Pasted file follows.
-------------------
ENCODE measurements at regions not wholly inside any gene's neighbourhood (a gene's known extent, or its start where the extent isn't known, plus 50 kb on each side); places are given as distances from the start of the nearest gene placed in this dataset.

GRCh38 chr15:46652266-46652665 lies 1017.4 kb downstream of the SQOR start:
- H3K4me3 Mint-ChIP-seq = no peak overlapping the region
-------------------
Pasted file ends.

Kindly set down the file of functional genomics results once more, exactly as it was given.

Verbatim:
ENCODE measurements at regions not wholly inside any gene's neighbourhood (a gene's known extent, or its start where the extent isn't known, plus 50 kb on each side); places are given as distances from the start of the nearest gene placed in this dataset.

GRCh38 chr15:46652266-46652665 lies 1017.4 kb downstream of the SQOR start:
- H3K4me3 Mint-ChIP-seq = no peak overlapping the region